Consumers have a complicated relationship with their energy companies, which are hardly at the vanguard of high-quality, high-touch customer service. Moreover, consumers don’t have a choice in providers, owing to regulated service territories.
To buck that trend and become more friendly with consumers, Public Service Enterprise Group (PSEG) is embracing virtual assistant technology and other digital services. Public Service Energy & Gas (PSE&G), the New Jersey utility of the $43 billion PSEG energy conglomerate, built an Alexa skill — Amazon.com’s term for capabilities that enable consumers to facilitate tasks via voice commands — to manage their electricity or gas accounts.
The initiative, which earned a 2019 CIO 100 Award in IT Excellence, underscores how the technology is weaving its way into the lives of consumers, who are using Alexa to control their TVs, stream music, order food, manage finances and other tasks with voice commands instead of touch or keystroke.
It also underscores how PSE&G is embracing new digital services to drive change. Forty-four percent of 3,645 respondents surveyed for the 2019 Harvey Nash/KPMG CIO Survey said their enterprises are undergoing some kind of major digital change, such as introducing new products and services, that will fundamentally impact their organization.
Anatomy of an Alexa skill
PSE&G’s Alexa journey began when Salvatore Orsino landed a gig as a summer intern at the company in 2017. Orsino, then pursuing his bachelor’s degree in computer science from Montclair State University, was tasked by manager David Terry with building an Alexa skill that answered corporate questions such as “Who is PSE&G’s CEO?”
The proof-of-concept worked well, demonstrating the potential of natural language processing and voice interfaces. Global PSEG CIO Joseph Santamaria, who is shepherding the conglomerate through a transformation that includes automating processes, analyzing data and using digital to augment the customer experience, decided the company could use Alexa to improve the user experience for customers.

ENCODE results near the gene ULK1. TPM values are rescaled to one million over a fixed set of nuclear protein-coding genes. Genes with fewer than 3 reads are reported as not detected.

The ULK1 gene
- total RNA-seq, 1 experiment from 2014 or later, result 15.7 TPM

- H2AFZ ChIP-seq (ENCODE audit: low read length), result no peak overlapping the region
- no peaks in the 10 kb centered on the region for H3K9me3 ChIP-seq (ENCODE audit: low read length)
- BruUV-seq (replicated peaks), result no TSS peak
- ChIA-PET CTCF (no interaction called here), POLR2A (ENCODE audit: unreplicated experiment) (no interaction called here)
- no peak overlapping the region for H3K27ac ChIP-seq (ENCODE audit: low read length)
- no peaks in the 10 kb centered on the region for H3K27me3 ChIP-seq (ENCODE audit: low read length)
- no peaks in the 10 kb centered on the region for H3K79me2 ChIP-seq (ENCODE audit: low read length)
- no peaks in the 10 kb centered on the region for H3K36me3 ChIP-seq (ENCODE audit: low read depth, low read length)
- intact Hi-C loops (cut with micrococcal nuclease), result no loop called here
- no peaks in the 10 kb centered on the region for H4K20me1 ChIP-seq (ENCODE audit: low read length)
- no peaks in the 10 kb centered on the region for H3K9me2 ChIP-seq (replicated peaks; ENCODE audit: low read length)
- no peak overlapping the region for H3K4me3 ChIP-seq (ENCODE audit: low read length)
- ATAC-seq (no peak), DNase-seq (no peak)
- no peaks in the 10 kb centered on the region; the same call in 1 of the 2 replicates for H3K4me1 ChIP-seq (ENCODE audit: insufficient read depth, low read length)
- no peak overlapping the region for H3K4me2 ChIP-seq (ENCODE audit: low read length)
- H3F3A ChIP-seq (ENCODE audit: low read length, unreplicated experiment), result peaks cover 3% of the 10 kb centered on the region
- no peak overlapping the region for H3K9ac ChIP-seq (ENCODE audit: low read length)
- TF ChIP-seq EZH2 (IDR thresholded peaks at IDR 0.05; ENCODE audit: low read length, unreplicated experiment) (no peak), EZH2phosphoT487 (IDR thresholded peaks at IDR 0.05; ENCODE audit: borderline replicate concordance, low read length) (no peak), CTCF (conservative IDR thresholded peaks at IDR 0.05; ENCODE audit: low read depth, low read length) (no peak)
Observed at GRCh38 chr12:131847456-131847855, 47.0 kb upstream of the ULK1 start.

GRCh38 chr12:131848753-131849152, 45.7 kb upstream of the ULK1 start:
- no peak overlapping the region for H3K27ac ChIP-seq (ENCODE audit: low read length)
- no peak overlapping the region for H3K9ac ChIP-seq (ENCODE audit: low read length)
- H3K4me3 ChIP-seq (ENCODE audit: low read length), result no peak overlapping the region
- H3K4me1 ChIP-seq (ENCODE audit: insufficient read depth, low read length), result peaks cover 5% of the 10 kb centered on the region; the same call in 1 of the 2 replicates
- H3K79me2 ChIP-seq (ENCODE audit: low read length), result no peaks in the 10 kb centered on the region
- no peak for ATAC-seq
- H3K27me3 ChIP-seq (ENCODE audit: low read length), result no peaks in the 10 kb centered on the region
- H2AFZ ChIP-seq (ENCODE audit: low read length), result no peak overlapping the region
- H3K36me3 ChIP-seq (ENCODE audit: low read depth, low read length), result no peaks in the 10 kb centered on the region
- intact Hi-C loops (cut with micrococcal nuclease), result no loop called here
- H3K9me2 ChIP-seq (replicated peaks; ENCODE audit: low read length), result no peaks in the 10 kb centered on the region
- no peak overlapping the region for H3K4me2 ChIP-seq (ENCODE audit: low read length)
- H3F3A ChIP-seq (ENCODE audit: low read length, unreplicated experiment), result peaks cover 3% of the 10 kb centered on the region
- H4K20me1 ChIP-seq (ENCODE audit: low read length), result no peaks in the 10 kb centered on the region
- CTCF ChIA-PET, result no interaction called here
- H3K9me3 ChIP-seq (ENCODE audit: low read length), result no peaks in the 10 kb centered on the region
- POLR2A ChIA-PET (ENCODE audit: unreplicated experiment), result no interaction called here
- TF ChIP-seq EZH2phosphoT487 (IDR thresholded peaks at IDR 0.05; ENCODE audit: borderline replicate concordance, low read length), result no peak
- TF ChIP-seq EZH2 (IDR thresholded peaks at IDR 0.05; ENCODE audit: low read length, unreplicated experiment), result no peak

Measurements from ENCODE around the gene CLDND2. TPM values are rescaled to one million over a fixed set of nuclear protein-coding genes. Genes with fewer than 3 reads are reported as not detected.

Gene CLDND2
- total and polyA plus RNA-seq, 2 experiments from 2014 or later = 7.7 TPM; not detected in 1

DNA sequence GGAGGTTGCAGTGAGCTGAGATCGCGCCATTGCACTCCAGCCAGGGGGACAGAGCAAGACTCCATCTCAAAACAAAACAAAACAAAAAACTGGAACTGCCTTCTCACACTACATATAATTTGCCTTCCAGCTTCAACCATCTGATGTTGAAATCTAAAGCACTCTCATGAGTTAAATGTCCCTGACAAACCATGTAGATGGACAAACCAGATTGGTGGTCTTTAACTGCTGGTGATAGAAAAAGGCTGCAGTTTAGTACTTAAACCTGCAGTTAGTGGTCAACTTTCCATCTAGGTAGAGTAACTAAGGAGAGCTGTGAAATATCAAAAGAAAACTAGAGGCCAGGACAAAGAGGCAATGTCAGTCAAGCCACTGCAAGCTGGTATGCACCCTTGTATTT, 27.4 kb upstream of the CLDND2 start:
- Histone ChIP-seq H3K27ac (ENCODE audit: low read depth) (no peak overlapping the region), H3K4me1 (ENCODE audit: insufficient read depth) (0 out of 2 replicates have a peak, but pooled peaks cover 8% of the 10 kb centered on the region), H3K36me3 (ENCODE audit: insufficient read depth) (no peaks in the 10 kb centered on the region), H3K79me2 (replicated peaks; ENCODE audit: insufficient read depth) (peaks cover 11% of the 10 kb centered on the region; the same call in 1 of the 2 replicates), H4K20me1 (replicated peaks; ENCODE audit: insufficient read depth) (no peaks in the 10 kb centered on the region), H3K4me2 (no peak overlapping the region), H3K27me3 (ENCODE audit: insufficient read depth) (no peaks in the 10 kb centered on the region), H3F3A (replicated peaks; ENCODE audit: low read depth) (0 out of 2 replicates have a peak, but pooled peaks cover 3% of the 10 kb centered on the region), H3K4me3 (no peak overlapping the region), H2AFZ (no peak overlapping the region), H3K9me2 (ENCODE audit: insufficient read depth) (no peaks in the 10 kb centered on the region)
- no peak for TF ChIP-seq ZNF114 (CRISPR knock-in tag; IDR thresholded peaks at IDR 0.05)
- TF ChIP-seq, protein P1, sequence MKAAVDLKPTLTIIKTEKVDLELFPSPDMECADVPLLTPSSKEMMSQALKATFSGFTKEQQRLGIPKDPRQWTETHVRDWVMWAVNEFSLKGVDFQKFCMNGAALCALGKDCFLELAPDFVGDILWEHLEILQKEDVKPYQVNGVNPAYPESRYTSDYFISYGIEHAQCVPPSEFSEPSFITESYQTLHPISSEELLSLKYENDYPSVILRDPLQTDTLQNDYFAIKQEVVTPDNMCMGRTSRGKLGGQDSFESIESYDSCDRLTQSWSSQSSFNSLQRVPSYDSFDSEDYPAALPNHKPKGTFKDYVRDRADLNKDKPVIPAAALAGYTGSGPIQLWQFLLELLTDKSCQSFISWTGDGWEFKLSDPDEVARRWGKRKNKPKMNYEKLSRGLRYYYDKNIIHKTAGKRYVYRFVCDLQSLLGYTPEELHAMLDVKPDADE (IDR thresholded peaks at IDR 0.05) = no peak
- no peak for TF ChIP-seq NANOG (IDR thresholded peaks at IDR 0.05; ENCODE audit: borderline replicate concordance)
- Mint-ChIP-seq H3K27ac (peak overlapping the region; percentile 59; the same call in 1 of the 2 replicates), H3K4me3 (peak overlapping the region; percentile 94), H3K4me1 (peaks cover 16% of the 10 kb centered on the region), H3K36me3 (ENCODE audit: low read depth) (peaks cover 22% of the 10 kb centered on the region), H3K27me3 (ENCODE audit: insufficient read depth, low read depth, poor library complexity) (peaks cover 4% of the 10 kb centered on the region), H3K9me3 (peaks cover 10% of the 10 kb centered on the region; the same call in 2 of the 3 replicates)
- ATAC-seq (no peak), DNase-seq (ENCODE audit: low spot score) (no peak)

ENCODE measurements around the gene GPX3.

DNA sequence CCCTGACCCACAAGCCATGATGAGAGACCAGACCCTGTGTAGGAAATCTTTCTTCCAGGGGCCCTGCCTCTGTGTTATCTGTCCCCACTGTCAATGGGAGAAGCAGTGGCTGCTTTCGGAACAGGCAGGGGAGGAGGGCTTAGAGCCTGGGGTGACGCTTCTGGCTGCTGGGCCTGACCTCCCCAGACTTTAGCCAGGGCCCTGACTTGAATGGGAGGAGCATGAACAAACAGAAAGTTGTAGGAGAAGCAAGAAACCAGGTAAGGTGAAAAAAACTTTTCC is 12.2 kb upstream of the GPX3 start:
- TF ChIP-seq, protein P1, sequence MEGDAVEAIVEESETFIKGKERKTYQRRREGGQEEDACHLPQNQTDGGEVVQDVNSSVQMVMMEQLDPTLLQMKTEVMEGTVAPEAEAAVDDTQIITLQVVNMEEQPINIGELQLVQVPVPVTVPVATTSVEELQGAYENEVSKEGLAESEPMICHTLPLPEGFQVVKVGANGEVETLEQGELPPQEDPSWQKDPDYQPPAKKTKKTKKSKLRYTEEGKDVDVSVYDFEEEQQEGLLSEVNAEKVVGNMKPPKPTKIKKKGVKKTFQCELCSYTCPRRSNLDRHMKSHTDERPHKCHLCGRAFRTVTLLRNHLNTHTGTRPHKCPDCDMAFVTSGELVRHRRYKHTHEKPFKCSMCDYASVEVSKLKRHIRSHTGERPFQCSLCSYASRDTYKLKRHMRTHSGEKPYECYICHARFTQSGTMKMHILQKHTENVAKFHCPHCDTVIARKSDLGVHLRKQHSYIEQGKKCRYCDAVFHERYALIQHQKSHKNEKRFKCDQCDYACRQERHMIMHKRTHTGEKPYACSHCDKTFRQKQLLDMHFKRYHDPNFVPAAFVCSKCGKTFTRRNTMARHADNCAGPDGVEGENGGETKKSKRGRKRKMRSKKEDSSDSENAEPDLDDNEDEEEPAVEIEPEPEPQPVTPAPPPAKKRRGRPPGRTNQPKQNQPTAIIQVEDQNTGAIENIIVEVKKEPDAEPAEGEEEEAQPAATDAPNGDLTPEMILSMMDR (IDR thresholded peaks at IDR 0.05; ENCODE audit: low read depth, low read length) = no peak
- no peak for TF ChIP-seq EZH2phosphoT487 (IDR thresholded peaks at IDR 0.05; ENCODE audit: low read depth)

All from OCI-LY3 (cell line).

He assembled a cross-functional team comprised of Orsino as lead developer, as well as staff from gas operations, customer technology and billing. They built a skill using interactive voice responses from customer service sessions, customer empathy mapping and tools from Amazon.com.
Several meetings, group exercises and whiteboarding helped the software come to fruition, but Orsino says the call sessions were particularly valuable for helping the team identify chief pain points customers experienced. “We said, ‘This is what we have right now, but how do we take it a step further so that the skill can capture what people are saying to us?’”
PSE&G launched its first Alexa skill to the public last October. Thanks to an email and social media marketing campaign, as well as video ads and prominent download links on its website, more than 2,000 people enabled the skill in the first six weeks. Accessing the Alexa skill via the Echo, Echo Dot, Kindle Fire tablets and other devices that support Alexa, customers made over 10,000 unique requests, including checking their account balance and due dates, checking energy usage, searching for energy-saving tips and, of course, paying their bills.